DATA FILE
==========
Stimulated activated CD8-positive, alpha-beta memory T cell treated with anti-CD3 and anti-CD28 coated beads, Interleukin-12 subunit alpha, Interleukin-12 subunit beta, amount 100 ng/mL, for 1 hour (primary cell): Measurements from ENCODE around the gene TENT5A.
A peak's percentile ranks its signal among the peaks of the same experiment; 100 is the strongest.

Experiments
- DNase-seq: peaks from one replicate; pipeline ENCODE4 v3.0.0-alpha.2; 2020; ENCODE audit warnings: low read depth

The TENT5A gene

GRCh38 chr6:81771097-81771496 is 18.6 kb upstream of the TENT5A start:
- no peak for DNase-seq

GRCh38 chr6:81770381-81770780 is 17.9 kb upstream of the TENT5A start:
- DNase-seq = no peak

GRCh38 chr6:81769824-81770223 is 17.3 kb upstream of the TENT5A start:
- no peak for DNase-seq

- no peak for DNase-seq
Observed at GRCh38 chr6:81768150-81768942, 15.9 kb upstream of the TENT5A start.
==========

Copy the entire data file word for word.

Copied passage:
Stimulated activated CD8-positive, alpha-beta memory T cell treated with anti-CD3 and anti-CD28 coated beads, Interleukin-12 subunit alpha, Interleukin-12 subunit beta, amount 100 ng/mL, for 1 hour (primary cell): Measurements from ENCODE around the gene TENT5A.
A peak's percentile ranks its signal among the peaks of the same experiment; 100 is the strongest.

Experiments
- DNase-seq: peaks from one replicate; pipeline ENCODE4 v3.0.0-alpha.2; 2020; ENCODE audit warnings: low read depth

The TENT5A gene

GRCh38 chr6:81771097-81771496 is 18.6 kb upstream of the TENT5A start:
- no peak for DNase-seq

GRCh38 chr6:81770381-81770780 is 17.9 kb upstream of the TENT5A start:
- DNase-seq = no peak

GRCh38 chr6:81769824-81770223 is 17.3 kb upstream of the TENT5A start:
- no peak for DNase-seq

- no peak for DNase-seq
Observed at GRCh38 chr6:81768150-81768942, 15.9 kb upstream of the TENT5A start.